The exact shutter speed you choose depends on the density of the fireworks show you are viewing. If you are in a city with a large and dense fireworks display, a shutter speed of 2–4 seconds will often be able to isolate some of the bursts. Longer shutter speeds, like 6–10 seconds, capture more bursts but can lead to too many bursts in one scene. For smaller fireworks shows, a longer shutter speed may improve the shot by adding more bursts into one picture.

There is no right or wrong answer to shutter speed, so feel free to experiment somewhere in the 2″-10″ range.

Given the brightness of fireworks, it is not necessary to have high ISO settings, and something like ISO 100-320 is sufficient. You want to ensure you don’t overexpose the fireworks so you don’t lose color and detail.

If you know how to read your camera’s histogram, turn it on and check that you aren’t overexposing by checking the first few shots. It is OK if the center explosion of each shell is blown out, but you don’t want to overexpose the colored trails that radiate outward.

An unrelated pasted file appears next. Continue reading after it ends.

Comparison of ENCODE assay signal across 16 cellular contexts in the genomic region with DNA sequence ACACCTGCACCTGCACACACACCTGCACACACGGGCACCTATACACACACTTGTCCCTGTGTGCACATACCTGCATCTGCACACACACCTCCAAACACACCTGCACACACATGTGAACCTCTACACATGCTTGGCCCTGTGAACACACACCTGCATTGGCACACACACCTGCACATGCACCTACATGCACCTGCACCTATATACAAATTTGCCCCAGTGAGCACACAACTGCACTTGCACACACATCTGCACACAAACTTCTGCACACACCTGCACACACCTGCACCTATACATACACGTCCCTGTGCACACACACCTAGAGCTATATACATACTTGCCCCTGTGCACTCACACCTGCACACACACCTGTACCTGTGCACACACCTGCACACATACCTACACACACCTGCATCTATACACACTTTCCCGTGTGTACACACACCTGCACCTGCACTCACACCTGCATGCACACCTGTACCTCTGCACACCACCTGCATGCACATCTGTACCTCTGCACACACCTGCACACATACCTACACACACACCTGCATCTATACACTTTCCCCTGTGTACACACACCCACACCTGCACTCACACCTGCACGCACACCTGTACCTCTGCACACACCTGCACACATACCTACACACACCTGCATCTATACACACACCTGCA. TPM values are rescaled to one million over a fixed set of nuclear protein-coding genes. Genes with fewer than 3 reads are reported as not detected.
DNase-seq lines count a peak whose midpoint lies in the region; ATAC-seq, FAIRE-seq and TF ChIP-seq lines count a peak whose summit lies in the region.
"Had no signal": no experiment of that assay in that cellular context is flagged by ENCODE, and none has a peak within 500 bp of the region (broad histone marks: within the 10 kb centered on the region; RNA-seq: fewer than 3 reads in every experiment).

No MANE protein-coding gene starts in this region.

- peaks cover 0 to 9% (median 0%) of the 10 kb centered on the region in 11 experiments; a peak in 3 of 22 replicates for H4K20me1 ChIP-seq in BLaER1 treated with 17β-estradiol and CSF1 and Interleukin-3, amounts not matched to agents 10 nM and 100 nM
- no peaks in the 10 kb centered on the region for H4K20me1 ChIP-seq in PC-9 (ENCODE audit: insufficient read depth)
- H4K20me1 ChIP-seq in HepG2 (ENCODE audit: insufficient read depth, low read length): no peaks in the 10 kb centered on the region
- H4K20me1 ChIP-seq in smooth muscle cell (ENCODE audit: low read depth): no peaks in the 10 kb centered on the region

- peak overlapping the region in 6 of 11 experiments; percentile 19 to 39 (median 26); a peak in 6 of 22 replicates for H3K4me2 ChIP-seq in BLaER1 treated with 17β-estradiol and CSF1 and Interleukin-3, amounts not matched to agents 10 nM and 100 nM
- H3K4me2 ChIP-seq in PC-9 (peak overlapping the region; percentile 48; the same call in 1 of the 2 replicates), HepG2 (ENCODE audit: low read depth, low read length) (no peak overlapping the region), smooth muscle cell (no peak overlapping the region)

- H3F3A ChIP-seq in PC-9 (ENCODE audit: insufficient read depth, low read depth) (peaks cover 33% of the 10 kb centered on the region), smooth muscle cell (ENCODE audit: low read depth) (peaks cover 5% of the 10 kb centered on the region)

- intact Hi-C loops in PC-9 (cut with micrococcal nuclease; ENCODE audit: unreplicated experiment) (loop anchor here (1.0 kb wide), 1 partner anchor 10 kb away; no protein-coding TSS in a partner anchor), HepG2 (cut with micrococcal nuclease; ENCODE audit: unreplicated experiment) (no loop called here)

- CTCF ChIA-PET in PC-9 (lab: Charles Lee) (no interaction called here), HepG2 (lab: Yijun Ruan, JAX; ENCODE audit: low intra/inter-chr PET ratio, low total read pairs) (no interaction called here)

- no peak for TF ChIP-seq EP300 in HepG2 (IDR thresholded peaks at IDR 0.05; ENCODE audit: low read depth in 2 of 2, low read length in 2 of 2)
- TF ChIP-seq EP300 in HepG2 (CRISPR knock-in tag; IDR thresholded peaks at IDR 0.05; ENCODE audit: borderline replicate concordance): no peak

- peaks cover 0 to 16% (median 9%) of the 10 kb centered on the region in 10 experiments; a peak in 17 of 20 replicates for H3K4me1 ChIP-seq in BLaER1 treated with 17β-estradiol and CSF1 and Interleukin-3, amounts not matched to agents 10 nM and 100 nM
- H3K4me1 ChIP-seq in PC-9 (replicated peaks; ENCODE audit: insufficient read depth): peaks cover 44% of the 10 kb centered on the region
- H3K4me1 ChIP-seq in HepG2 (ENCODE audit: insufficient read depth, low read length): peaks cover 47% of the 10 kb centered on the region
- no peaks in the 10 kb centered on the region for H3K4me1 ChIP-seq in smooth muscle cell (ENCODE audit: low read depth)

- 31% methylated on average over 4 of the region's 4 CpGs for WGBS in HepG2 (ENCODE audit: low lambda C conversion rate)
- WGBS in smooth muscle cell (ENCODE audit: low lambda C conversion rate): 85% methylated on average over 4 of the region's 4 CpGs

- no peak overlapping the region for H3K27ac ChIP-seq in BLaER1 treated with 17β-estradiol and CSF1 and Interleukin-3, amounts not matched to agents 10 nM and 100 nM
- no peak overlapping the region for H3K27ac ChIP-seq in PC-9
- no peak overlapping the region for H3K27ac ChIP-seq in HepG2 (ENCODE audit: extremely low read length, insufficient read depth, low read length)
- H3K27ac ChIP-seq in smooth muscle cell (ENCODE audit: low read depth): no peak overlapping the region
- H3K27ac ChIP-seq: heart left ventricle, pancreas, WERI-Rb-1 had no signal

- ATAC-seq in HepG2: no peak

Composing your scene

It does help to arrive early at your shooting location to get set up. It is much easier to accomplish this before the place is packed with people.

Avoid pointing your camera directly up in the sky, which leads to boring pictures. The best fireworks photos include landscape elements, whether a city skyline, buildings, trees, or crowds.

Seattle Fireworks from Lake Union Park 2017
Seattle’s Fourth of July Fireworks. Nikon D810, 70mm, 8.0″, f/9.0, ISO 100

Don’t forget about the crowd. Pictures of people enjoying the fireworks can be compelling, and it is all too easy to forget to turn around and snap a shot of people’s reactions.

4th of July fireworks at Seattle's Gasworks Park 2016
Crowd waves a flag at Seattle’s Lake Union fireworks. Nikon D810, 24mm, 5.0″, f/9.0, ISO 200

Watch out for smoke

Large fireworks displays can create a lot of smoke. Some of the best fireworks photos will be in the first minute or so before there is too much smoke.